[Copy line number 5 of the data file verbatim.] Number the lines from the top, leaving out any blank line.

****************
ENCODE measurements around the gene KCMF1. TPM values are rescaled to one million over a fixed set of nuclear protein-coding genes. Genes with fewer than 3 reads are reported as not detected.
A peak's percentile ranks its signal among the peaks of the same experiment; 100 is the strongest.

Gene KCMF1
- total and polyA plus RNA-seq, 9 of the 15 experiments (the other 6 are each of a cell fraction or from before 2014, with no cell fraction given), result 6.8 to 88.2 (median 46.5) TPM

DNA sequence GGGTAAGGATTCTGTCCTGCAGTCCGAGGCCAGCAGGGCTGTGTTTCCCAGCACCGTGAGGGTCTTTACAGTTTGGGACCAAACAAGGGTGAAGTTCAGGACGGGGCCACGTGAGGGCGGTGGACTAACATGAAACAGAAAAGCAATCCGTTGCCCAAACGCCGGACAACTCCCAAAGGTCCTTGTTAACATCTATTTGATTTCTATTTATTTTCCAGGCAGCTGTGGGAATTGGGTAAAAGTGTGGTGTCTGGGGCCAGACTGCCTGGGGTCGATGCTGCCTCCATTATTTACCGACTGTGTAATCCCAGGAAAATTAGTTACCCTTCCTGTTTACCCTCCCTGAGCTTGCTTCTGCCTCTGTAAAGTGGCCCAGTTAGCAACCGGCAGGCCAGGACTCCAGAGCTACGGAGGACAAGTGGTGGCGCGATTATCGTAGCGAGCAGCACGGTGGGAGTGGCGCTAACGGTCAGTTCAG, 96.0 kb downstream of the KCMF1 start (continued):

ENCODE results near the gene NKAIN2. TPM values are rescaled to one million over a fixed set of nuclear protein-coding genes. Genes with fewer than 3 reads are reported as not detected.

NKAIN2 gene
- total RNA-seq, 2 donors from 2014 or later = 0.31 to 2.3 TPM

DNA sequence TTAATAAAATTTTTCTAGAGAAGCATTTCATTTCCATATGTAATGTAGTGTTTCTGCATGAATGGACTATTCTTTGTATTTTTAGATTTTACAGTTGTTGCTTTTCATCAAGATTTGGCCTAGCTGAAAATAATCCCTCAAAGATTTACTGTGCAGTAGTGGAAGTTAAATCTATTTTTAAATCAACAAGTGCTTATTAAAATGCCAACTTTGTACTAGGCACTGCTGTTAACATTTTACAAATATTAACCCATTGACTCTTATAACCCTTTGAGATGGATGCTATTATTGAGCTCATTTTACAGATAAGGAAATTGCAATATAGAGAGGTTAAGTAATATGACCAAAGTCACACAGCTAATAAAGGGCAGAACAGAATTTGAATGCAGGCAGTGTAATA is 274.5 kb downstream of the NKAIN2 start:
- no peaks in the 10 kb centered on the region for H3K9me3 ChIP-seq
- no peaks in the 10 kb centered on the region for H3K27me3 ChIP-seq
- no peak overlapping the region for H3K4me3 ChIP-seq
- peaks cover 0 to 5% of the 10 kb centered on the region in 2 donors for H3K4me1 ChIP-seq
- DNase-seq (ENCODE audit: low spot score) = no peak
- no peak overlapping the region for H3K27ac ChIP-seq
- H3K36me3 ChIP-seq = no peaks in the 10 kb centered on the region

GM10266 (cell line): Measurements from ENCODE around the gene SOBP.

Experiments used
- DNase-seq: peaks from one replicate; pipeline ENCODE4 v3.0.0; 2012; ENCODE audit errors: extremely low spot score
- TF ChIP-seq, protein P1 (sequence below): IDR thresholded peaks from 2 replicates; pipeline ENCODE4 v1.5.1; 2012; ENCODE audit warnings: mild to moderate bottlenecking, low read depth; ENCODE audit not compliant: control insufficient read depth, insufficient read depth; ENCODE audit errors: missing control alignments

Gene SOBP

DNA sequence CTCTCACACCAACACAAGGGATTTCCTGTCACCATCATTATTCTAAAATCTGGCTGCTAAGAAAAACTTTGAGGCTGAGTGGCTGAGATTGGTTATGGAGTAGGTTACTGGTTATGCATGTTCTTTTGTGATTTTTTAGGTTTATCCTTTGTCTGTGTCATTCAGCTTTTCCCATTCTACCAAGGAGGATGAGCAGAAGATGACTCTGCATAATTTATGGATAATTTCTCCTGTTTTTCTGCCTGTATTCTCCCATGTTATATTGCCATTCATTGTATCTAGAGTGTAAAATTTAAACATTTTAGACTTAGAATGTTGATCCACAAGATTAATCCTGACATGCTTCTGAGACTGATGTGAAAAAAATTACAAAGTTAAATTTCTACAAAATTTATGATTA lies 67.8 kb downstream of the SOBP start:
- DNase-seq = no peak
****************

DNA sequence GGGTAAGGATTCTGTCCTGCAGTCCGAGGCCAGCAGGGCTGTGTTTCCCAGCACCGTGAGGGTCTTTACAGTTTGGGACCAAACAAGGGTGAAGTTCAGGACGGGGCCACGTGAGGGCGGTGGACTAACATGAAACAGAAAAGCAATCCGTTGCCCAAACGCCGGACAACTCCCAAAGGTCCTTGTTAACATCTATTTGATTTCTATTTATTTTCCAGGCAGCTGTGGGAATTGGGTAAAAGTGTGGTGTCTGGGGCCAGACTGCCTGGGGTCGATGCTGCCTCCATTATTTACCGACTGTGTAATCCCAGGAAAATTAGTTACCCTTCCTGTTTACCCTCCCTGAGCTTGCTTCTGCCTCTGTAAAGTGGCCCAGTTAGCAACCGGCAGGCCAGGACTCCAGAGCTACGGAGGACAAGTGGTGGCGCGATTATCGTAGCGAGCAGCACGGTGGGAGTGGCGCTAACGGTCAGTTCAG, 96.0 kb downstream of the KCMF1 start (continued):